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The Simmons LED Display is a home-made two-story high 6x6 array of windows outfitted with ultra-cool Luxeon LXHL-LR3C Royal Blue LEDs. It is located in the exercise room of the architecturally infamous Simmons Hall, a residence hall designed by Steven Holl that opened in 2002 for MIT's undergraduates. (Each floor is three windows high and the overall design of the building is inspired by a sponge.) It can be seen from most of Briggs Field and Dorm Row at MIT, thus making for a convenient announcement board. It follows from a vision that many Simmons Hall residents have had in the past: to turn the waffle-like arrangement of windows into working pixels. This project implemented that with under $150 of components, funded by the Simmons Rush budget. This was also done just because blue LEDs that bright (possibly the world's brightest commercially available blue LEDs?) are just cool. Below is a view of the display as seen from the inside:
Low-quality video clip of the display running here
(encoded with DivX
How it works
The design is simple: each floor has a controller that consists of a PIC16F877A that switches each LED individually using IRL520N power MOSFETS. Each LED draws upto 1 amp (in this case using 2 ohm resistors for the LED's they draw somewhat less), so the power supply needs to be able to handle upto 20 A or so for each floor, since each floor is a 3x6 array. I used ATX power supplies which are happy sourcing 25 A at 5 V, but as they are switching supplies, they are bad at not browning out for a few microseconds when the load changes suddenly. This often results in the microcontroller crashing. This is resolved by adding a few large capacitors to the input (about 6600 uF are used here). Also note that the microcontroller can brown out if it is connected directly to the gates of 18 FET's, so the design here uses 1K resistors between the microcontroller and each gate. A schematic of a single controller board is shown below:
There is one of these controller boards for each of the two floors. Both listen on an RS232 "bus" through the wire labeled "Data in" above, at 9600 bps. A separate box (also powered by a PIC16F877A) sends the signals to both floors on the same wire to coordinate them to behave as a single display. It sends packets on the RS232 "bus" containing information for each floor's controller board to pick up and display its section. They are formatted as follows:
0xFE [address] [top row] [middle row] [bottom row]
where [address] is a one-byte address assigned to the floor that is being set to a particular state described by [top row], [middle row] and [bottom row]. The controller boxes on each floor will then respond to only its own address despite the fact that all signals are going on the same bus (for simplicity). The packet is then followed by 3 bytes describing the LED's on the top, middle, and bottow rows of that floor. Of course, the first two bits of each of these bytes is irrelevant since there are only 6 pixels on each row.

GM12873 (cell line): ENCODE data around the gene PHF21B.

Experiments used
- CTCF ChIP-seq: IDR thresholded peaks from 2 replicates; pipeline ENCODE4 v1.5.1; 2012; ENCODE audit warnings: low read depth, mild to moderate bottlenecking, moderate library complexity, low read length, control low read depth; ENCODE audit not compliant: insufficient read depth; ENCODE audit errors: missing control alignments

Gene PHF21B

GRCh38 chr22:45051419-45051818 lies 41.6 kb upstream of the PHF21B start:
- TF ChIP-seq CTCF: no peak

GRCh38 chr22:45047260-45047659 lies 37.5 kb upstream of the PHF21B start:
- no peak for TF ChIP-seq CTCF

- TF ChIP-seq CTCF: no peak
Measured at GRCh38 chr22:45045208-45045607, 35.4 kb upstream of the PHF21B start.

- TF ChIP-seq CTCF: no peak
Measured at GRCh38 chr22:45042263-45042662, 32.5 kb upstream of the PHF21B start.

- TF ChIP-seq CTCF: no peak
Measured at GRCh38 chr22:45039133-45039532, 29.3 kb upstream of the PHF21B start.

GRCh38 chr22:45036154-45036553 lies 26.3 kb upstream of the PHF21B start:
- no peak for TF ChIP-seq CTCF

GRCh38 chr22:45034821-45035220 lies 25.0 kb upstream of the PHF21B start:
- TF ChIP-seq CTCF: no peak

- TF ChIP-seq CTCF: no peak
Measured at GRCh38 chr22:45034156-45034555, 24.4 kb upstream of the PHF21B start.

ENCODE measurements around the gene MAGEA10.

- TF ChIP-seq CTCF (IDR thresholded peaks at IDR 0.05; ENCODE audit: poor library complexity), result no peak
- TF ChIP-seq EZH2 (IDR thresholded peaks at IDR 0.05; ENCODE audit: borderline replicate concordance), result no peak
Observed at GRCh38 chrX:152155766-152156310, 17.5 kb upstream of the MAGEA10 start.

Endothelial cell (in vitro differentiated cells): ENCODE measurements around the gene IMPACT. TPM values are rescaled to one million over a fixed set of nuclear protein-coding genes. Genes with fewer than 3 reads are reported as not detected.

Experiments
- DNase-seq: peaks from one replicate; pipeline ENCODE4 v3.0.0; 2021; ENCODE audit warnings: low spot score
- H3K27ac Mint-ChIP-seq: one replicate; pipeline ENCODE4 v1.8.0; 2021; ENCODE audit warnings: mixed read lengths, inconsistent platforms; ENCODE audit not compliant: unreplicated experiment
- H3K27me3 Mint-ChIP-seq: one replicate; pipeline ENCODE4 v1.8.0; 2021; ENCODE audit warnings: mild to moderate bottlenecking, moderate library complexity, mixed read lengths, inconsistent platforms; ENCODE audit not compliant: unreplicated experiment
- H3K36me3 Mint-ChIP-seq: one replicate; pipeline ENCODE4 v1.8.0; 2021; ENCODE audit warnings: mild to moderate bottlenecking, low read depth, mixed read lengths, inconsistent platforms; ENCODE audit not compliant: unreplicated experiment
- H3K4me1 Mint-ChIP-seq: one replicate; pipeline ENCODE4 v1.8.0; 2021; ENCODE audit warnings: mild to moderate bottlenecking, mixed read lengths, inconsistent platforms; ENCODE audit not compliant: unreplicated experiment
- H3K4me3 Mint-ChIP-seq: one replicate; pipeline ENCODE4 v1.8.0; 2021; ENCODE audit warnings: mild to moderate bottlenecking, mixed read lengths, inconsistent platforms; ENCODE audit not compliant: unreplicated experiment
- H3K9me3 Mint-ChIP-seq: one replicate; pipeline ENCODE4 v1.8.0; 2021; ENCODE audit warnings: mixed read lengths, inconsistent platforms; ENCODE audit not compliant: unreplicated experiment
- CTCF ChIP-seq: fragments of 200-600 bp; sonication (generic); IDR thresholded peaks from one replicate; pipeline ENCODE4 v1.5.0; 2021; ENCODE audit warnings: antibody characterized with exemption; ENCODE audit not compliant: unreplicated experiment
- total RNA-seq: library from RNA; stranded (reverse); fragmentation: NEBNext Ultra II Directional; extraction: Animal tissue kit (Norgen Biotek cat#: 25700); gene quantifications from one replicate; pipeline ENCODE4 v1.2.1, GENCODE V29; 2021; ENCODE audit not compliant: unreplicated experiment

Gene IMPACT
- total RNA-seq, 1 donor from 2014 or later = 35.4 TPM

If you're interested in the [rather messy] code that drives the display currently, here
is the code that drives a each floor's controller board, and here
is sample code that coordinates two 3x6 displays into a 6x6 display to read "Welcome to Simmons", and here
is the evolving API that the latter uses to scroll text. Future possibilities include an RS232 or USB interface to a computer to set the text to display, and then setting up a server through which authorized users can edit what the display does. Also, a reasonably simple language for defining arbitrary display icons (rubber ducks, happy faces, etc.) and animation should be defined. Anyone around at MIT interested in helping is welcome; contact me
Thanks to everyone on the Simmons Rush team that helped with the installation including soldering, duct taping, and cutting. Thanks to Simmons Hall for providing the funding for this project.
Events involving the display
- Where is Simmons Hall? 229 Vassar Street, Cambridge, MA, USA (on the MIT campus).
- When will it be on? Probably for special events/holidays/etc. assuming MIT or the CFD doesn't require it to be taken down.
- Can I see inside? Only if you are a resident.
- Why Luxeons? Because they make powerful blue LEDs which are just plain cool. You can do this in other colours and achieve a possibly much brighter display, too.
- Why is it in the exercise room of Simmons? Simply because there is no other public space in the building that has that much of a continuous grid of windows - either a student room, strange wall, or oddly-shaped window interrupts.
- 13.04.2006: Welcome to MIT - Enjoy your weekend (Campus Preview Weekend)
- 14.03.2006: 3.14159265358979 (Pi day)
- 08.12.2006: "Lost a bunny? Call Simmons desk. Abandoned bunny found ..."
- 31.102006: Halloween!
- 13-14.10.2006: "Good Night" in several languages
- 19.09.2006: Pirate Day
- 10.09.2006: "Welcome to Simmons"